Utility Week

UTILITY Week 1st April 2016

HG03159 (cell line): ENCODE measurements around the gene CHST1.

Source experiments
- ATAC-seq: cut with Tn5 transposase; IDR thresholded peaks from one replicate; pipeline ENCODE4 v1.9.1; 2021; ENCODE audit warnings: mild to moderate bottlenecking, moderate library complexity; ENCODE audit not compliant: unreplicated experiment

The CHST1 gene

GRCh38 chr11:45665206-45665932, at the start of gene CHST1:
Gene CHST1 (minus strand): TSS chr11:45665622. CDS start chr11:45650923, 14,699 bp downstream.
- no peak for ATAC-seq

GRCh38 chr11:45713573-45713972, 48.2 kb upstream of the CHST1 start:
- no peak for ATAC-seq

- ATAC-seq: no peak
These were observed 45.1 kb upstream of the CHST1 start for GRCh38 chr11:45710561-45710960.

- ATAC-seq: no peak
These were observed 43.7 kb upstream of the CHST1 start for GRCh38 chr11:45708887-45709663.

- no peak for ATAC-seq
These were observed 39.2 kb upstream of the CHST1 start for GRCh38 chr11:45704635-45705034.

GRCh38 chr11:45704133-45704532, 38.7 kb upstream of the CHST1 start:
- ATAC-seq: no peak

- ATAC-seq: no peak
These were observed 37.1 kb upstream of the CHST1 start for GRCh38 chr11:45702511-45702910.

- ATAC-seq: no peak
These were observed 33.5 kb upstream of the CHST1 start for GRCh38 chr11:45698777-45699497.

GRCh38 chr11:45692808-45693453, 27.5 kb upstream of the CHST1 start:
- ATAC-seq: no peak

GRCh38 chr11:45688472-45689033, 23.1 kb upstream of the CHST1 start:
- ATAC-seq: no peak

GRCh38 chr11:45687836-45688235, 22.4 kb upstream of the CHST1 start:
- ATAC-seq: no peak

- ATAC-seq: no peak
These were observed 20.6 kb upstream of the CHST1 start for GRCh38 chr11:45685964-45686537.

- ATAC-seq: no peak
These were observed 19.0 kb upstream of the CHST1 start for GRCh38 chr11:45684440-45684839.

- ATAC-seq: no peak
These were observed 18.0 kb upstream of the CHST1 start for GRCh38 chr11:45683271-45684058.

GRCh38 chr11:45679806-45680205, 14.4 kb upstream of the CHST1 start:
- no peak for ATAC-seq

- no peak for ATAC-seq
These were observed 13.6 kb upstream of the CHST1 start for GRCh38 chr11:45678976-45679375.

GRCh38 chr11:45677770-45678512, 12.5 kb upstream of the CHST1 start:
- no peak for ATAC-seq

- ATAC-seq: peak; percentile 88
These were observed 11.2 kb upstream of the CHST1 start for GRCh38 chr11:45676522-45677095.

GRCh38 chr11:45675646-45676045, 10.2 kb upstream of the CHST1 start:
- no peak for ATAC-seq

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UTILITY WEEK | 1ST - 7TH APRIL 2016 | 19 Finance & Investment Analysis T he troubled Hinkley Point C nuclear project was once again in the headlines last week, with EDF Energy chief exec- utive Vincent de Rivaz assuring the Energy and Climate Change Select Committee it would go ahead. However, he added that the long-awaited final investment decision on the £18 billion nuclear plant would be made only aer an agreement on funding was reached with the French government. The troubles of Hinkley highlight the problems of big nuclear projects and make small modular reactors (SMRs) look more attractive. The UK government is starting to back the nascent technology, although man- ufacturers and investors say they need more clarity – and stable regulation – to enable the sector to establish a foothold in the UK. SMRs offer quicker construction times and "less capital investment before produc- ing returns", according to a 2014 National Nuclear Laboratory (NNL) feasibility study. This has caught the government's eye, especially because the country needs a low- carbon alternative to help fill the looming capacity gap as coal goes offline. In November last year, chancellor George Osborne pledged to spend £250 million on nuclear research and development, includ- ing on a competition to find the best value SMR design for the UK. The first phase of the competition has now been launched. This will seek to "gauge market interest among technology develop- ers, utilities, potential investors and funders in developing, commercialising and financ- ing SMRs in the UK". Industry figures have welcomed the com- petition, telling Utility Week the government is heading in the right direction. However, they said that to avoid past mistakes clarity will be needed when the government pub- lishes a competition roadmap later this year. NuScale Power has already announced that it will put forward its SMR design to the competition. Managing director for the UK and Europe Tom Mundy says the technology will be based on a design being developed and licensed in the US. "We're many hundreds of millions of dollars into it at this point," he says, before adding that the SMR design would need to be adapted for the UK market. "There will be a cost associated with that," he says. "But we're not talking about a substantial amount of money. It's not like we're redesigning the facility all over again … It's just an adaptation of a base design we have already." Mundy says that if a generic design assessment process was started in 2017, NuScale could first expect to deploy units in the UK in the mid-2020s. Another company that will be entering the first phase of the competition is Westing- house. Simon Marshall, key account director for Europe, the Middle East and Asia, says the company made an unsolicited offer to the government in October to form a partnership for the deployment of SMRs. "Our offer was targeted at moving the UK from being a buyer of technology to being a provider to technology," says Marshall. "So we would create a UK entity, and partner with government and UK industry to … com- plete the basic design, license it [and] com- plete the detailed design so it was ready for construction." Marshall says the potential for funding offered by the competition is "a step in the right direction", aer the government had previously said it was up to the private sector to finance the development of SMRs. "They have indicated there is some money for development, but it is not clear how much and for how long," he notes. He says state funding is essential because nowhere in the world is new nuclear tech- nology being developed without it. Asked whether the £250 million pool for nuclear research is enough, he responds: "Bluntly, that on its own is probably not sufficient to get an SMR to market." So how much is needed? "It depends what the partnership between government, UK industry and Westinghouse would look like and what equity stakes those various partners may be willing to take," he says. The launch of the competition was also welcomed by Nuclear Industry Associa- tion chief executive Tom Greatrex: "I think, broadly speaking, the government is taking exactly the right approach and there are a number of essential SMR technologies and vendors that are interested." He adds: "I expect to see that quite a number of them will express an interest by the deadline of 6 May and start to engage in that dialogue with government to see what's achievable, what's practical, what's possible and what suits the need of the UK in terms of our own needs." Greatrex says the announcement of fur- ther details and a roadmap for the compe- tition are key. But he cautions: "There are some very obvious warning signs about unsuccessful competition processes in the past – and I'm thinking particularly of the carbon capture and storage one." The initial response to the competition seems promising, with companies planning to increase their investment in SMRs to tailor their offering to the UK market. The first rum- blings are that the government appears to be heading in the right direction – and that the prospect of funding is welcome. If it wants a viable alternative to big, risky nuclear pro- jects like Hinkley, it will now need to make sure it gets the roadmap right. The small nuclear family Traditional nuclear plants are big – with costs and risks to match. But the government seems to think small reactors might offer a way forward that reduces both. Tom Grimwood reports. 15ft COMPARATIVE SIZE OF TRADITIONAL NUCLEAR REACTORS AND SMALL NUCLEAR REACTORS 120ft 200ft Containment NuScale's combined containment vessel and reactor system 76ft Source: NuScale

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